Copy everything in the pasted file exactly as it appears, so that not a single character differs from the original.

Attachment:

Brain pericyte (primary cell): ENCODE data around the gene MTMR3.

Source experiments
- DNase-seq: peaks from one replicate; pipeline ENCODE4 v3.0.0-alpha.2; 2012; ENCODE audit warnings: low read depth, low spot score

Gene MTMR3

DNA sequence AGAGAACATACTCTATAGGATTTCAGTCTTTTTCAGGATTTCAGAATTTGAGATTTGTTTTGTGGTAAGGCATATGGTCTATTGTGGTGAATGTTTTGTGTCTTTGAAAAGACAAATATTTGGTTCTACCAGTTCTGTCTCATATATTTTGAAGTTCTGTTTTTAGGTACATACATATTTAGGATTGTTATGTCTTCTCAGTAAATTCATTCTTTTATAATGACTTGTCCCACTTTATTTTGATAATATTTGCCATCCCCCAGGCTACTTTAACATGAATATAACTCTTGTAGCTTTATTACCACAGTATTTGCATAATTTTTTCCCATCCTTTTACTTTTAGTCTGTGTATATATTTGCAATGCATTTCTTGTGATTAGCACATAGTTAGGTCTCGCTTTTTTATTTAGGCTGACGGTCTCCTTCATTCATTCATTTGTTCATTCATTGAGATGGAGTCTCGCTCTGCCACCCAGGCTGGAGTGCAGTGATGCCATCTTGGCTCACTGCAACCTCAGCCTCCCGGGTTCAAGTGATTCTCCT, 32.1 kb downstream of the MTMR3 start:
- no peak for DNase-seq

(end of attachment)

Brain pericyte (primary cell): ENCODE data around the gene MTMR3.

Source experiments
- DNase-seq: peaks from one replicate; pipeline ENCODE4 v3.0.0-alpha.2; 2012; ENCODE audit warnings: low read depth, low spot score

Gene MTMR3

DNA sequence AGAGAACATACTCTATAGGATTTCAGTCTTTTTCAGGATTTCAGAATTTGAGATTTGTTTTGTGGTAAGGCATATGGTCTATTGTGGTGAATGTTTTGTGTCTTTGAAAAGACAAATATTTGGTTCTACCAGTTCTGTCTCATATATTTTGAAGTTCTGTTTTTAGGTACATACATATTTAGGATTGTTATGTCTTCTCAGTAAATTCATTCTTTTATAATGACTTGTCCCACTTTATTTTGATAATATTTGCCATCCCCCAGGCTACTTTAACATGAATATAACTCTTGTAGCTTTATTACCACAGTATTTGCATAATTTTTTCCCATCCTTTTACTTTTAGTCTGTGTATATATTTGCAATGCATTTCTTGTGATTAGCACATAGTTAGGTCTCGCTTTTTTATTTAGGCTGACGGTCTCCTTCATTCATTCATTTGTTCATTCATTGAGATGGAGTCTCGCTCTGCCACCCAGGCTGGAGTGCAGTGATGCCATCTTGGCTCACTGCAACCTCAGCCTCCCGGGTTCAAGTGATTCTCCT, 32.1 kb downstream of the MTMR3 start:
- no peak for DNase-seq